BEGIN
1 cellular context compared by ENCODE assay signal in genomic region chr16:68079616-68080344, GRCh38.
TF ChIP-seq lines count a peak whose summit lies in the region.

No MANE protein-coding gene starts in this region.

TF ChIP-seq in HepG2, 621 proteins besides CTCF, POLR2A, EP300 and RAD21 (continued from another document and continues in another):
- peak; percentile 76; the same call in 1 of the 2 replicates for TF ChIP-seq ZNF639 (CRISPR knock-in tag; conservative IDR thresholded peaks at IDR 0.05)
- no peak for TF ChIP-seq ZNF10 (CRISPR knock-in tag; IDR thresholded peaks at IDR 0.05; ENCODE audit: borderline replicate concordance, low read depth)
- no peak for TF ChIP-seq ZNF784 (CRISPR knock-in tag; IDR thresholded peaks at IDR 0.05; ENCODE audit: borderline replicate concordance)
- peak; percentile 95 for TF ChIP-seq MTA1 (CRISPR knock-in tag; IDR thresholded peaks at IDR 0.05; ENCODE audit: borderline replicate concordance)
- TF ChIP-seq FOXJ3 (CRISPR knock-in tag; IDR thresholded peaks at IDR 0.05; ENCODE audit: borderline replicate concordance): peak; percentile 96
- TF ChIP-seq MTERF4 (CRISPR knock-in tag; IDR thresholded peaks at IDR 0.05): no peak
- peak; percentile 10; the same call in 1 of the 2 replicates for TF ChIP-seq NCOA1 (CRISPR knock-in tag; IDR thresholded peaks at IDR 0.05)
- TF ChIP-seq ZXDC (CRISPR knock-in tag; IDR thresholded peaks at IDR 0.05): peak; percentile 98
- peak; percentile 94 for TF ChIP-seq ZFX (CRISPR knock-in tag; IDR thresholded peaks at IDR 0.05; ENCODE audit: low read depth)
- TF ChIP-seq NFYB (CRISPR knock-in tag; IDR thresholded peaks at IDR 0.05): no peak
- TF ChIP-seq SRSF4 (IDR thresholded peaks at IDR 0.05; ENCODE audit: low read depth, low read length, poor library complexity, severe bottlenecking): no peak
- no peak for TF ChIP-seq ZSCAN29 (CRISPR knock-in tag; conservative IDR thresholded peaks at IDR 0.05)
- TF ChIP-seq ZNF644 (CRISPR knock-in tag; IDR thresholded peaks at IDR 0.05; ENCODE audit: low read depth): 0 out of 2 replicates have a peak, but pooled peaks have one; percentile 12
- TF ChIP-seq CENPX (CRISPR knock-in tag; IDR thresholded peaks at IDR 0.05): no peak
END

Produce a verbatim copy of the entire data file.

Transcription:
1 cellular context compared by ENCODE assay signal in genomic region chr16:68079616-68080344, GRCh38.
TF ChIP-seq lines count a peak whose summit lies in the region.

No MANE protein-coding gene starts in this region.

TF ChIP-seq in HepG2, 621 proteins besides CTCF, POLR2A, EP300 and RAD21 (continued from another document and continues in another):
- peak; percentile 76; the same call in 1 of the 2 replicates for TF ChIP-seq ZNF639 (CRISPR knock-in tag; conservative IDR thresholded peaks at IDR 0.05)
- no peak for TF ChIP-seq ZNF10 (CRISPR knock-in tag; IDR thresholded peaks at IDR 0.05; ENCODE audit: borderline replicate concordance, low read depth)
- no peak for TF ChIP-seq ZNF784 (CRISPR knock-in tag; IDR thresholded peaks at IDR 0.05; ENCODE audit: borderline replicate concordance)
- peak; percentile 95 for TF ChIP-seq MTA1 (CRISPR knock-in tag; IDR thresholded peaks at IDR 0.05; ENCODE audit: borderline replicate concordance)
- TF ChIP-seq FOXJ3 (CRISPR knock-in tag; IDR thresholded peaks at IDR 0.05; ENCODE audit: borderline replicate concordance): peak; percentile 96
- TF ChIP-seq MTERF4 (CRISPR knock-in tag; IDR thresholded peaks at IDR 0.05): no peak
- peak; percentile 10; the same call in 1 of the 2 replicates for TF ChIP-seq NCOA1 (CRISPR knock-in tag; IDR thresholded peaks at IDR 0.05)
- TF ChIP-seq ZXDC (CRISPR knock-in tag; IDR thresholded peaks at IDR 0.05): peak; percentile 98
- peak; percentile 94 for TF ChIP-seq ZFX (CRISPR knock-in tag; IDR thresholded peaks at IDR 0.05; ENCODE audit: low read depth)
- TF ChIP-seq NFYB (CRISPR knock-in tag; IDR thresholded peaks at IDR 0.05): no peak
- TF ChIP-seq SRSF4 (IDR thresholded peaks at IDR 0.05; ENCODE audit: low read depth, low read length, poor library complexity, severe bottlenecking): no peak
- no peak for TF ChIP-seq ZSCAN29 (CRISPR knock-in tag; conservative IDR thresholded peaks at IDR 0.05)
- TF ChIP-seq ZNF644 (CRISPR knock-in tag; IDR thresholded peaks at IDR 0.05; ENCODE audit: low read depth): 0 out of 2 replicates have a peak, but pooled peaks have one; percentile 12
- TF ChIP-seq CENPX (CRISPR knock-in tag; IDR thresholded peaks at IDR 0.05): no peak